“I embrace food memories — traditional combinations that work together — and then distill those flavors into something that is very much different, and very much stands on its own.”
That’s the culinary philosophy of Michelin-rated Christopher Kostow, chef at Napa Valley’s Meadowood.
While Kostow’s approach to food blends contemporary French cuisine with farm-to-table tradition, the Chicago native’s journey to culinary distinction has been far from traditional. After earning a bachelor’s degree in philosophy from Hamilton College in Clinton, N.Y., Kostow relocated to San Diego where he caught the eye of Chef Trey Foshee, named one of Food & Wine’s Best New Chefs in 1998.
Following three years under Foshee’s tutelage, Kostow set out to test his mettle during a whirlwind tour of France where he did stints at wide-ranging eateries: a Paris bistro, Michelin-starred Le Jardin des Sens in Montpellier, a 14th-century monks’ abbey in Salon-de-Provence. When he returned to the United States, Kostow settled in San Francisco where he signed on as sous chef under the direction of Chef Daniel Humm at the award-winning Campton Place Restaurant and subsequently earned top accolades — including two Michelin stars — at Chez TJ in Mountain View.
Since arriving at Meadowood in February 2008, Kostow has garnered three-and-one-half stars in the San Francisco Chronicle; maintained two Michelin stars; earned the James Beard Society’s nomination for Best Chef, Pacific; and placed on Food & Wine magazine’s Best New Chefs 2009.
“Meadowood gives me the freedom and resources to approach food in a creative way,” said Kostow. “It’s a large kitchen with many skilled cooks, so I can take time to craft the dishes and put a lot of thought into my food.
“I’m always learning new things. There’s a thin line between being creative and experimenting, and being disciplined and thoughtful about food. I’m walking that line, and I’m going to make my food taste as good as it can possibly taste.”
Cold-smoked toro with Osetra caviar, crème frâiche and daikon sprouts Serves 4
For the cured toro:
½ pound toro
1 cup sugar
1½ cups salt
Zest of 1 lemon, 1 lime and 1 orange
1 teaspoon ground white peppercorn
1 teaspoon ground coriander
1 teaspoon ground fennel seed
3 tablespoons vodka
1 piece parchment paper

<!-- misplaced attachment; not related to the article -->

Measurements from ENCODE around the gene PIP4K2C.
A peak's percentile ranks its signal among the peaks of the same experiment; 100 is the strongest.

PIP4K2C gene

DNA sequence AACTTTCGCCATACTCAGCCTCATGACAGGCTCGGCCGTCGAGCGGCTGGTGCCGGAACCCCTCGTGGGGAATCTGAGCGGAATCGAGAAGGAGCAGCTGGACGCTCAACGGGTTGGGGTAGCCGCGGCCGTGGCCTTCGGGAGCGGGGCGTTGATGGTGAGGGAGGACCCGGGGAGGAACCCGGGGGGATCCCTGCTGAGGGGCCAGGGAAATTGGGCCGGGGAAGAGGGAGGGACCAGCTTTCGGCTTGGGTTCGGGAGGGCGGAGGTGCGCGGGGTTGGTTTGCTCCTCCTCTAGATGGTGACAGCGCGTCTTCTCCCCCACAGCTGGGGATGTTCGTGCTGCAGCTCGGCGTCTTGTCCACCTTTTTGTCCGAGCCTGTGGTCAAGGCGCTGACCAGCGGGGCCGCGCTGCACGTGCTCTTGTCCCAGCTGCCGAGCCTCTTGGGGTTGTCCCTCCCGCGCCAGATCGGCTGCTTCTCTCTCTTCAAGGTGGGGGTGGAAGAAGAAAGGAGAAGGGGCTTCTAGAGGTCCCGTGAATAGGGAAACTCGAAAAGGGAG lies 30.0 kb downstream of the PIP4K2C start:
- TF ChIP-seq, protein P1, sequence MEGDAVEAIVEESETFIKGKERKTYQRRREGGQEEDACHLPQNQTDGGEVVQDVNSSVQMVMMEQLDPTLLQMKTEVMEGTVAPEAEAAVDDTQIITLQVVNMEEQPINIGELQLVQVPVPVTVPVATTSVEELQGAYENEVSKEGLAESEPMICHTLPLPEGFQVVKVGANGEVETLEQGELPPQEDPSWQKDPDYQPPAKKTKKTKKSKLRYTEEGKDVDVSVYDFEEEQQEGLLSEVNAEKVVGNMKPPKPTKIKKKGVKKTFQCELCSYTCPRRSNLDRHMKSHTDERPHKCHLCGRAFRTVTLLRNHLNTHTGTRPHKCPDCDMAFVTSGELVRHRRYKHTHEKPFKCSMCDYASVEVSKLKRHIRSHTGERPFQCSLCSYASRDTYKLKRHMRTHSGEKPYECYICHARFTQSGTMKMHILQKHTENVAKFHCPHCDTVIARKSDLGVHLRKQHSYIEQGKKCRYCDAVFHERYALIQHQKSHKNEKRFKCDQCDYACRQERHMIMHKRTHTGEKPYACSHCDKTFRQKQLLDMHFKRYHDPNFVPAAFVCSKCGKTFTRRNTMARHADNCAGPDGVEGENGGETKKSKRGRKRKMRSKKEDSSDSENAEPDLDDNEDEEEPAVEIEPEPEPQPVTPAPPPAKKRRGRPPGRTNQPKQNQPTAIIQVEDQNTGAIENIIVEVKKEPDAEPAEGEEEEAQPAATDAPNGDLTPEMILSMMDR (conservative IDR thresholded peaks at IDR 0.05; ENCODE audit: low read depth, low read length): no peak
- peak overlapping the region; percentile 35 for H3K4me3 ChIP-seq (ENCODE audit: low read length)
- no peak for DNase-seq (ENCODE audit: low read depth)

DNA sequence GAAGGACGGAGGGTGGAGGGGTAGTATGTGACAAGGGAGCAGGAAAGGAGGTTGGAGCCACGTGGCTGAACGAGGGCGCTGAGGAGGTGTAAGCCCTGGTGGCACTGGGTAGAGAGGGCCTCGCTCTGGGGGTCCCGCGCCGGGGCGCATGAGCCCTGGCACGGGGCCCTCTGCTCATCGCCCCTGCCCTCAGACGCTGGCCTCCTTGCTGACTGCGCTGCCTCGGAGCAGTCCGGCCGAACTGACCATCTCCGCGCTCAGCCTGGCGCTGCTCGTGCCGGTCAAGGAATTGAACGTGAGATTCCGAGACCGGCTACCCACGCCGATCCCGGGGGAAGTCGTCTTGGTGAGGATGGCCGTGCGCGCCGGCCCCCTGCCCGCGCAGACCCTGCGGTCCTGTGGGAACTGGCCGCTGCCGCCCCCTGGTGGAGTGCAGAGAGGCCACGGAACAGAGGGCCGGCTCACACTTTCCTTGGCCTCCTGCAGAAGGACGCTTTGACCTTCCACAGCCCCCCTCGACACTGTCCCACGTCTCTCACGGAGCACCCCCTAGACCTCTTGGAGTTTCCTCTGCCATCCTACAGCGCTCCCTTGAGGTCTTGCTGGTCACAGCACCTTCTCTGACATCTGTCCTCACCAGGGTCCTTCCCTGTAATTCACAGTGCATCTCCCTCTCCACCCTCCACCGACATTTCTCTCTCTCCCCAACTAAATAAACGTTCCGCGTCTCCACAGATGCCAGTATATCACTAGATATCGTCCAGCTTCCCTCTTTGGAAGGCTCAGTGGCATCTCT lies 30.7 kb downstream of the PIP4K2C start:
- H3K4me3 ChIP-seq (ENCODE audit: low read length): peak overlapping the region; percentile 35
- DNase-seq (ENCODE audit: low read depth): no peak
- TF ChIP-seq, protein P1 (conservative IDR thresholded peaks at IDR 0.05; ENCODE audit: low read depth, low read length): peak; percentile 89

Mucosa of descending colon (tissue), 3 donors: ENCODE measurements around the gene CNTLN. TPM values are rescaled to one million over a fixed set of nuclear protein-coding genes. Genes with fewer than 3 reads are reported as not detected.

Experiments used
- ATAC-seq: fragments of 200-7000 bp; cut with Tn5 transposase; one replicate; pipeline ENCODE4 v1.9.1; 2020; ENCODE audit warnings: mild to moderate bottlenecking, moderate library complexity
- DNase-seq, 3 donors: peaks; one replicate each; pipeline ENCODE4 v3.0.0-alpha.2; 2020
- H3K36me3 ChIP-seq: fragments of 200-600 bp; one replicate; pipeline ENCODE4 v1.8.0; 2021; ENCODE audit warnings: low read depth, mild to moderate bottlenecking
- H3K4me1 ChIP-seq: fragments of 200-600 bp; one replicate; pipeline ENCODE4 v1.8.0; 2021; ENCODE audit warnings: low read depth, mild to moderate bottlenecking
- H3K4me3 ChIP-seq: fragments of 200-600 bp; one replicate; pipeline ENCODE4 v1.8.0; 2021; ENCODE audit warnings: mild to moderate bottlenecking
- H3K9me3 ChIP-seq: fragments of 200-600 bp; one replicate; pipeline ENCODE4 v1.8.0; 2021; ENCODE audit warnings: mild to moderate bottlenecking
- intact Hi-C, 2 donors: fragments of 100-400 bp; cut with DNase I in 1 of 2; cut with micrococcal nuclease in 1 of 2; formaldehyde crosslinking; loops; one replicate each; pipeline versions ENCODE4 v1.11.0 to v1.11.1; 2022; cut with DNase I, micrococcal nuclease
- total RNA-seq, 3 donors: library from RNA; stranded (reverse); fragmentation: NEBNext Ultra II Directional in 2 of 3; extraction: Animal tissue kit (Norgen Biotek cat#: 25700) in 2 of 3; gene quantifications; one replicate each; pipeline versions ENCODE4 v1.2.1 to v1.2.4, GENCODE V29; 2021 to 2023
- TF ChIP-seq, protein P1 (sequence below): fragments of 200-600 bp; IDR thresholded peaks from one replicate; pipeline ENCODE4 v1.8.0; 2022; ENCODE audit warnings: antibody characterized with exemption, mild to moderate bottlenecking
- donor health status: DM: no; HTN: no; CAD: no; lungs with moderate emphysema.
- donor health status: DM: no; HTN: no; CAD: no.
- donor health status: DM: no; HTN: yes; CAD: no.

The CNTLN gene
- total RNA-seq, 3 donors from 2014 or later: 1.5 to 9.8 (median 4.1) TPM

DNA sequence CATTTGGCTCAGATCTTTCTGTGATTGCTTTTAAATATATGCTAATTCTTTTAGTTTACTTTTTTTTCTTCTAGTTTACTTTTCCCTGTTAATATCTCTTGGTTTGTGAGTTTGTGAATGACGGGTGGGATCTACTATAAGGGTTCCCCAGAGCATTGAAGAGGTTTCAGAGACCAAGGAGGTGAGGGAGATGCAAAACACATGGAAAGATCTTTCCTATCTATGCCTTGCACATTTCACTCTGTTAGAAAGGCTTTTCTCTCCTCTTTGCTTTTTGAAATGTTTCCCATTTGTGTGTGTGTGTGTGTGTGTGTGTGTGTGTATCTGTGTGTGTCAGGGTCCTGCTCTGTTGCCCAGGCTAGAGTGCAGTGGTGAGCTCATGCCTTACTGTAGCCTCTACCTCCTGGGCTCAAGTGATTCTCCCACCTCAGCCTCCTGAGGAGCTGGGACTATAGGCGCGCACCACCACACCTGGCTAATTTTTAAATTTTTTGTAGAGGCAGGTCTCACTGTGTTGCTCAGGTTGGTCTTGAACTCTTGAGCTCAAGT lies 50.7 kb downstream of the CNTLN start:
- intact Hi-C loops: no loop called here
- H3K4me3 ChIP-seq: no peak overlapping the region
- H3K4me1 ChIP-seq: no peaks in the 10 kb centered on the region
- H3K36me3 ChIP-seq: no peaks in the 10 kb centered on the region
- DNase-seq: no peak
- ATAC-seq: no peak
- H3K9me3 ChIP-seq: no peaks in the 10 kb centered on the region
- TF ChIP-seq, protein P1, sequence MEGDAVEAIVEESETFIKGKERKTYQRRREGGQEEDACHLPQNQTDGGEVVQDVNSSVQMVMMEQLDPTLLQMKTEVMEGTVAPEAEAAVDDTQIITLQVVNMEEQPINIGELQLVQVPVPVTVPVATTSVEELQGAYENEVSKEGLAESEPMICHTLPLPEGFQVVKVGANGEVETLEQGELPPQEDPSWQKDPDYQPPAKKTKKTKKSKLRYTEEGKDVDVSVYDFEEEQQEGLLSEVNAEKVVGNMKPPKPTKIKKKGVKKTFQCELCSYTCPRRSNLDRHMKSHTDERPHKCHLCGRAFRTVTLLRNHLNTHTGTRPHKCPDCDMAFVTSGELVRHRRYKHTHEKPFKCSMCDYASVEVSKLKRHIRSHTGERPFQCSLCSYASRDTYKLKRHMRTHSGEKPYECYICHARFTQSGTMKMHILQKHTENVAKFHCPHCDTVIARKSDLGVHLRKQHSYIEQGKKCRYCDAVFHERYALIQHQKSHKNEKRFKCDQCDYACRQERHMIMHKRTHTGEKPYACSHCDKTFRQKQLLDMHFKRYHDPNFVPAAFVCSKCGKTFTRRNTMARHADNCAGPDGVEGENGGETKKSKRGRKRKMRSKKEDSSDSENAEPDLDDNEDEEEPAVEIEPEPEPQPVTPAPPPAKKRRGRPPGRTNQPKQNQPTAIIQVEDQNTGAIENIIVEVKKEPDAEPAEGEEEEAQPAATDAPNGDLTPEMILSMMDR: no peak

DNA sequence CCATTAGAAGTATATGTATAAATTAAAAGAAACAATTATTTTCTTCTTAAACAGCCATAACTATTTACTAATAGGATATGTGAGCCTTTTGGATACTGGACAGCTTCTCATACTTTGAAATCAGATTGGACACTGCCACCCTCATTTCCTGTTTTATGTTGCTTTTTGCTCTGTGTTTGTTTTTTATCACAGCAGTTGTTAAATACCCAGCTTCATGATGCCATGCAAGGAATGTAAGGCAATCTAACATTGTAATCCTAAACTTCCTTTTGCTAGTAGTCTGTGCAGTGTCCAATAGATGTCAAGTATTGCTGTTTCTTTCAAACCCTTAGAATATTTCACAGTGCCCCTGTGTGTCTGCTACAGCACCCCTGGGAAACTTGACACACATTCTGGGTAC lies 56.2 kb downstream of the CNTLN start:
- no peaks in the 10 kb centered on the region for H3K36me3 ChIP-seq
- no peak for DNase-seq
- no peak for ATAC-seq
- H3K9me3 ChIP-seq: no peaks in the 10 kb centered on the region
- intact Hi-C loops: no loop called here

2 pieces fig wood (or other fruit wood)
1 large bag of ice
Mix sugar, salt, zests, white peppercorn, coriander, fennel seed and vodka together. Spread half the cure mixture on parchment paper. Lay the toro atop the cure and bury it with the remaining cure. Fold the parchment over and lightly weigh down (with a carton of milk, for example). Allow to cure for 1 hour.
Remove the toro from the cure. Rinse in cold water and dry with a paper towel. Place cured toro in a strainer. Light the fig wood over a burner, place smoking branches in a large metal bowl. Place 4 large ring molds or ramekins in the bowl, one in each corner. Place a wire rack on top of the ring molds. Place a large bag of ice on the wire rack. Place the strainer with the toro on top of the ice. Fold quickly into foil wrap and allow to cold smoke for 30 minutes. Place the smoked toro in the freezer to chill.
For the garnish:
1 tablespoon crème frâiche, in squirt bottle
1 spring onion, shave the bulb, julienne the tops
1 tablespoon Osetra caviar
Presentation:Use a deli slicer to shave the toro into 1/8-inch slices. Work slice by slice, laying each on a plate as quickly as possible. Garnish each plate with several small dollops of caviar, a few small drops of crème frâiche, the sliced onion and sprouts and lemon zest. Serve with warm bread.
Squab with cherries and radishes Serves 4
For the squab:
4 whole squabs
2 ounces Darjeeling tea
2 tablespoons butter, room temperature
2 cups salt
4 cloves garlic
4 bay leaves
1 liter duck fat
Heat duck fat in a frying pan. Remove the breasts and legs from the squabs. Crush the garlic and bay leaves; combine with salt. Pack squab legs in salt mixture and set aside to cure for 30 minutes. Rinse under cold water. Place cured squab legs in hot duck fat and simmer until tender. Remove from fat and cool.
Mix the butter and tea in a food processor. Place breasts in a zipper-lock plastic bag with the butter mixture. Set aside until ready to serve.
For the cherries:
1/3 cup dried cherries
10 ounces ruby port
In a small pot, bring port to boil. Reduce by half. Pour over dried cherries to rehydrate. Once cherries have plumped, remove liquid and reduce until syrupy.
For the radish:
1 bunch baby radish
1 cup water
3½ tablespoons butter
Clean radishes, reserving tops for garnish. Heat the water and butter in a saucepot. Add cleaned radishes. Simmer until tender and well glazed.
Presentation: Place plastic bags containing squab breasts in water heated to 135 degrees and poach until medium rare. Remove squab legs from zipper-lock bags and roast skin side down in a saucepan until crispy. Top with cherry sauce and radish garnish.
Meadowood Napa Valley
900 Meadowood Lane
St. Helena, CA 94574
tel 707 963 3646
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